“Presumably the product planners at VAG know what they are doing though in this case it looks like they don´t” – That is just a crass comment. The real question is whether it makes sense to have solid but generic looks, or try to do ‘different’ and accept the consequences.
(Plus there’s a comma missing between ‘doing’ and ‘though’)
Sorry that was a bit flippant, but I still feel the article is way over the top.
My Dear Laurent. I feel sure that you woke up this morning and, in that mist that exists between sleep and the working day, assumed that you had logged in to a web-based organ that styles itself ‘The World’s Best Car Magazine’. As such, I excuse your rather antagonistic tone – this once!
My editorial policy is that both posts and responses can be as robust as desired, but that one always criticises the opinion, not the perpetrator. I feel that you have offered us a critique of Richard’s piece but have failed to ‘bring anything to the table yourself’ to use an unfortunate phrase.I have a ‘bucket list’ (another unfortunate phrase) of these odious modern usages and have promised myself that I will use every one at least once before I retire.
Speaking as someone who might be of the old Fabia’s demographic, I find this version rather disappointing. If VAG wish to have their confusingly overlapping marques taken seriously, then I believe they should differentiate clearly between them. Until recently they have succeeded with the Fabia, but this just looks like a less attractive Polo.
I delved into the aforementioned website the other day and read a poster claiming that the old Fabia’s lack of classical proportions scored against it. Personally, I find the classical is hugely over-rated. Classical proportions are those that one feels comfortable with. Easy chairs are comfortable too, but does one really want to spend one’s whole life sitting on one? Live dangerously! I know I would if my landlady wasn’t listening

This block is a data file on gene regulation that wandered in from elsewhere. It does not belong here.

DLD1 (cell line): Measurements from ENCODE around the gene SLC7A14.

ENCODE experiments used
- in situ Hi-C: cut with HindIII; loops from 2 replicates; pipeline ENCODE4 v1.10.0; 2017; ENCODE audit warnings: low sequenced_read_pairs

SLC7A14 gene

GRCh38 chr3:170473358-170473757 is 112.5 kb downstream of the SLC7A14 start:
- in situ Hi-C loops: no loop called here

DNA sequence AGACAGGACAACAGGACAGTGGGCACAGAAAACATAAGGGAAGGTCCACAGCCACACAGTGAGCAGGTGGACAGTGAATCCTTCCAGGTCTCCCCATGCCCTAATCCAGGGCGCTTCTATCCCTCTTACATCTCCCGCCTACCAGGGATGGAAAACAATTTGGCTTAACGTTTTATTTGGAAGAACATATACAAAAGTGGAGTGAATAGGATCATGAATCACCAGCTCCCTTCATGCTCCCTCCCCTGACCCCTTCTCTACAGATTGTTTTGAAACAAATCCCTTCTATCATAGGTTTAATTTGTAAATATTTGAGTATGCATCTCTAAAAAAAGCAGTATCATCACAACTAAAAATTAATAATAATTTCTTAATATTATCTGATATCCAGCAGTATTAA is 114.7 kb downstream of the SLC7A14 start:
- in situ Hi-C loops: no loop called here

Fair enough and yes I clearly thought I was somewhere else. My apologies to Richard and everyone at DTW.
My Dear Laurent. Thank you for your gracious reply. I must admit that no-one knows better than I the way the red mist can take one over! Thank you also for giving me the opportunity to restate our editorial policy, in the hope that at least some members of our ever growing number of viewers will decide to join in and comment – or even submit a piece!
While the only part of Sam’s comment I agree with is the bit about punctuation, I respect his forthright approach. He’s usually bang on target as well. This time we’ll have to agree to differ. The second Fabia looked properly mature and classy. I just can’t see the problem. A lot of other people seemed happy enough too as lots of them can be seen where I live. Perhaps the Lancia Y Mk2 is the only small, regal car I can think of to try the same thing in recent years.
The new Fabia is vin ordinaire, at least on the visual front.
Skoda has considerably tweaked the 2015 Fabia and has crafted it into a much improved model than its predecessor. The company has also revealed its interiors now that does also look mature and more appealing than the before. The new model will be powered by a series of new engines.
They’ve tweaked a Polo, you mean. I doubt you’ll find the interior better, merely different.